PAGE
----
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Department of Mechanical Engineering-Engineering Mechanics


Hands-on lab experiences are essential for enabling students to be successful engineers, especially those who identify as kinesthetic learners. This case study describes how a Mechanical Engineering Practice course sequence was redesigned during the COVID-19 emergency transition to remote learning and examines how students responded to these changes. The remote course included videos of Graduate Teaching Assistants conducting data acquisition phases of the practice session to replace hands-on experiments. To understand student perspectives and performance, researchers reviewed approximately 400 reflective essays from Spring 2020 and compared assignment submissions between Fall 2019 and Spring 2020. Results suggest that some students perceived the loss of hands-on activities as detrimental to their learning and it was not comparable to face-to-face counterparts. Furthermore, students felt forced to develop self-directed learning skills. However, in contrast to student comments in reflective essays, comparisons of assignment submissions suggested that students in Spring 2020 did not receive lower grades or have a reduced demonstration of conceptual knowledge obtained in the course.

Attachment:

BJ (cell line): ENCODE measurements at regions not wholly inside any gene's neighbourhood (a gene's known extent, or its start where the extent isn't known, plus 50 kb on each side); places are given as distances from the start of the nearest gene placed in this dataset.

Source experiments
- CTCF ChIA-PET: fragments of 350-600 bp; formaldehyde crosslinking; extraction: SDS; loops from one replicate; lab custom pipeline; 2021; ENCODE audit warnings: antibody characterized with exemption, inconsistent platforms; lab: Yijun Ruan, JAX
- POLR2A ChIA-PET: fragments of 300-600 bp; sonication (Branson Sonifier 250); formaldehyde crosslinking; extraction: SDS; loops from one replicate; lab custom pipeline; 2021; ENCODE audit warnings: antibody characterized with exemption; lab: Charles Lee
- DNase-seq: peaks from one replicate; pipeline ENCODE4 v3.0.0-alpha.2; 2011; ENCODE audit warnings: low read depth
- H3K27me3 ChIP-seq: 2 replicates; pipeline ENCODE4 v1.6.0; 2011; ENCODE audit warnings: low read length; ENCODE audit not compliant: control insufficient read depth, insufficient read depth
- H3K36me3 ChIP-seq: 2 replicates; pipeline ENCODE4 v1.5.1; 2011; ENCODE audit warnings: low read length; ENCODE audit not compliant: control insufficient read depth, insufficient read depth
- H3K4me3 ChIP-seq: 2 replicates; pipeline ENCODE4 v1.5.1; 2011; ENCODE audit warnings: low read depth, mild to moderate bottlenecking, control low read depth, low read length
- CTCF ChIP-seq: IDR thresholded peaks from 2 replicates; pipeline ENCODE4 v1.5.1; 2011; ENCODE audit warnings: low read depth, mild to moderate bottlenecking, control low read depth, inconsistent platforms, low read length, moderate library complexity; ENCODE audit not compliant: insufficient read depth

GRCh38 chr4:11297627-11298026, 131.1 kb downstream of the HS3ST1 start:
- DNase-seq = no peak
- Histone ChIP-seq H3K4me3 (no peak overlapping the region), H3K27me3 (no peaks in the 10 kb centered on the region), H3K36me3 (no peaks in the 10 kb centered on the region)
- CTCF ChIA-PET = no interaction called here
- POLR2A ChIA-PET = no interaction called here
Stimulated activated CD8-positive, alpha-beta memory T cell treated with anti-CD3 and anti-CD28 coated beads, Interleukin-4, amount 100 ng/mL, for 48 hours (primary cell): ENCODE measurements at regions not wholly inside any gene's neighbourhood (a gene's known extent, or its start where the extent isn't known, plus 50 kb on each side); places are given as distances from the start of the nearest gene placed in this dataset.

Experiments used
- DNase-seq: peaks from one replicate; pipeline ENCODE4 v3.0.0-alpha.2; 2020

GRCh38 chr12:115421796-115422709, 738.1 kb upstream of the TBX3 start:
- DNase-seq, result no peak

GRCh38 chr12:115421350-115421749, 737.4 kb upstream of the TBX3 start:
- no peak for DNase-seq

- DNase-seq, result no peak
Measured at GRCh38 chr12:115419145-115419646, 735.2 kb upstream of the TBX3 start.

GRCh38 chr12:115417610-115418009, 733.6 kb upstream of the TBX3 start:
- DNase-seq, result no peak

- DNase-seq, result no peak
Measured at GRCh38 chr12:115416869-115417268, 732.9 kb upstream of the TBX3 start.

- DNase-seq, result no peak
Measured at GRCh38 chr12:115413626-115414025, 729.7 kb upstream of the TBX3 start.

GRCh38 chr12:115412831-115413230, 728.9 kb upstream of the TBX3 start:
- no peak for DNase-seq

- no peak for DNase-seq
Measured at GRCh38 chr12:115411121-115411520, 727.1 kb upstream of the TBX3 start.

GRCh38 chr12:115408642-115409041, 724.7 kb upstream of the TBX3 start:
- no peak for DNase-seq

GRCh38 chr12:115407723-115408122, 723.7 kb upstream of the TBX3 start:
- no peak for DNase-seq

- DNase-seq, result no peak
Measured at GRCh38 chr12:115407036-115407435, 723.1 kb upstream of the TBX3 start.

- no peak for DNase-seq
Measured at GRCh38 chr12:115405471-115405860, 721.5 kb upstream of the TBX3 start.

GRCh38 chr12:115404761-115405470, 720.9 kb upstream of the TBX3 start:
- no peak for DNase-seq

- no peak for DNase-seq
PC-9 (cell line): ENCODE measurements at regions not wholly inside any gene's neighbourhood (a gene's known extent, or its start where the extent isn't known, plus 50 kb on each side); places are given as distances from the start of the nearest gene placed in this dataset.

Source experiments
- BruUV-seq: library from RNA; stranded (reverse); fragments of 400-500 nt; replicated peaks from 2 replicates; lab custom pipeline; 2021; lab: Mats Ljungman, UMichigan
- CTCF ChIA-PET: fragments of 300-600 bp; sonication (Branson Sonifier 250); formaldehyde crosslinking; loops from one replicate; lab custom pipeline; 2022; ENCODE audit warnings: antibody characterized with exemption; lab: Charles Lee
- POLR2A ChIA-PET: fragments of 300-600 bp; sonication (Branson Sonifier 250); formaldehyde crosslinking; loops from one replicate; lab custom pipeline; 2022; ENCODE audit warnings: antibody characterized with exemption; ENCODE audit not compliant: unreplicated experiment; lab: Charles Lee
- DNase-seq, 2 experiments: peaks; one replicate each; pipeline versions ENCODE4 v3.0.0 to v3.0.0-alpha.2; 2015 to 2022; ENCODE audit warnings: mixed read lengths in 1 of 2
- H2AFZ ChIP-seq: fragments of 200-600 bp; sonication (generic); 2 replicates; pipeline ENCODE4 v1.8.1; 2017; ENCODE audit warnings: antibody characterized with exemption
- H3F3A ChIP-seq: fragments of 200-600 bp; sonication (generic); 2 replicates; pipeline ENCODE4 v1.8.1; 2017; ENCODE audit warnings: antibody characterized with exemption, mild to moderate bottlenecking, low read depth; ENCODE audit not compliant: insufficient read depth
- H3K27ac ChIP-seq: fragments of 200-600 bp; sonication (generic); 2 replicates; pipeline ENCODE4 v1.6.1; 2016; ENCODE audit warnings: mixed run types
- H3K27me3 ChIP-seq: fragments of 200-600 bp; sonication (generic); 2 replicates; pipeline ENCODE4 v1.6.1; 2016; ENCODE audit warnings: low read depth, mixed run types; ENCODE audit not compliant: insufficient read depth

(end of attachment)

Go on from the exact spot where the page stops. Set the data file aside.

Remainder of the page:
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Copyright (c) 2021 Jaclyn E Johnson, Nancy B Barr. Publisher’s version of record:

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Online Learning Journal

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Creative Commons Attribution 4.0 International License
This work is licensed under a Creative Commons Attribution 4.0 International License.


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